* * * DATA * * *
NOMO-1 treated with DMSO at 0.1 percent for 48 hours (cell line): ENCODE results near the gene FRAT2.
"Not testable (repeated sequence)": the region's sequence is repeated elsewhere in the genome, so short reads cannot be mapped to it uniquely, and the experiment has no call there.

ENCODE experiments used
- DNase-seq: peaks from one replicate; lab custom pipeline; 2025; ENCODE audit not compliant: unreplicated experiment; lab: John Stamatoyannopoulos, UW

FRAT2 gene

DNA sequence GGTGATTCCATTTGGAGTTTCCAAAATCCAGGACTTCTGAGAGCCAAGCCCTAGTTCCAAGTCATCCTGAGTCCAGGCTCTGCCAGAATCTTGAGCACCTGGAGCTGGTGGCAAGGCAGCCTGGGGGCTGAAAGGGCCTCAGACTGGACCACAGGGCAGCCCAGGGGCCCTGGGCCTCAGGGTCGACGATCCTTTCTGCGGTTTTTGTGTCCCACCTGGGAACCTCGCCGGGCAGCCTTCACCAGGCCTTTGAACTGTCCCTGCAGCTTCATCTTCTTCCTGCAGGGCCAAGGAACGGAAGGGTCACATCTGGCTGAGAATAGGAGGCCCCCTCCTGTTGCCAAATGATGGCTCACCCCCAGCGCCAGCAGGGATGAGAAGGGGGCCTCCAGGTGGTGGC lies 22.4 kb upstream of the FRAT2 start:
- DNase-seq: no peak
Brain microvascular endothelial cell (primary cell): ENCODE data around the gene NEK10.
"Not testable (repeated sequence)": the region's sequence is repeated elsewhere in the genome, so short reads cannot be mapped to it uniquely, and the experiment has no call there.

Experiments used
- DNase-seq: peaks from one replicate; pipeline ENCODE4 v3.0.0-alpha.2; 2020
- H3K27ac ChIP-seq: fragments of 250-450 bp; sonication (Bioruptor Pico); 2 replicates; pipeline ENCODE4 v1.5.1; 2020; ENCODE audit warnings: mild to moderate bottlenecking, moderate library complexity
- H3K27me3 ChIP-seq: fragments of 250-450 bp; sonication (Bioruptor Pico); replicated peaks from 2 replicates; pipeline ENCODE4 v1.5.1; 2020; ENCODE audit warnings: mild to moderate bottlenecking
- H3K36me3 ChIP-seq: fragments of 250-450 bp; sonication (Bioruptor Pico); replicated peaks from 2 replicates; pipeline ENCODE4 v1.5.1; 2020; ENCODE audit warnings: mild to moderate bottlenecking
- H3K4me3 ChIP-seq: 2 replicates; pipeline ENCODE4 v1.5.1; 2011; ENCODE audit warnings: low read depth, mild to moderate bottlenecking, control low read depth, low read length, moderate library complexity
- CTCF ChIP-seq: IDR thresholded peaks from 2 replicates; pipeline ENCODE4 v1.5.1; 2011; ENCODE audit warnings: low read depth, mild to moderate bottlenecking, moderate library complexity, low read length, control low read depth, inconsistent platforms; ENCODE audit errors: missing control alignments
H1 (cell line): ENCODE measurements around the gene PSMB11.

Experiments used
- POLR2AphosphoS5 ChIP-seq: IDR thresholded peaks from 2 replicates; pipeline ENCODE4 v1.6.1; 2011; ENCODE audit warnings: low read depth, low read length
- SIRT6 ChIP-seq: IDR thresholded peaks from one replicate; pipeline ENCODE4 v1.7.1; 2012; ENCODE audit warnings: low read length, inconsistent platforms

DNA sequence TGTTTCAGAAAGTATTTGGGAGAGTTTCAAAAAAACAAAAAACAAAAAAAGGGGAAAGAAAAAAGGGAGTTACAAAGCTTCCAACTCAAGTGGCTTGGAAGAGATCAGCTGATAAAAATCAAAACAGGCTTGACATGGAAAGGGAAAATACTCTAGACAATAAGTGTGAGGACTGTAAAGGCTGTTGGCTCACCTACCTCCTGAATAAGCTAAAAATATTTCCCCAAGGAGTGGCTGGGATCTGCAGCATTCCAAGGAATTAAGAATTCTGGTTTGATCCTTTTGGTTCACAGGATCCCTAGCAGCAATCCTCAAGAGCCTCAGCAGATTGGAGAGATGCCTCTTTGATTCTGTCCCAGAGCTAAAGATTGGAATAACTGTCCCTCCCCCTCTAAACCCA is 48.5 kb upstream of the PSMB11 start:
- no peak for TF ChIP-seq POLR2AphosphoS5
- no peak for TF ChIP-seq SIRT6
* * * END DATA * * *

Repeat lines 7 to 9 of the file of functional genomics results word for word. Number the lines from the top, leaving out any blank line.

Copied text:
- DNase-seq: no peak
Brain microvascular endothelial cell (primary cell): ENCODE data around the gene NEK10.
"Not testable (repeated sequence)": the region's sequence is repeated elsewhere in the genome, so short reads cannot be mapped to it uniquely, and the experiment has no call there.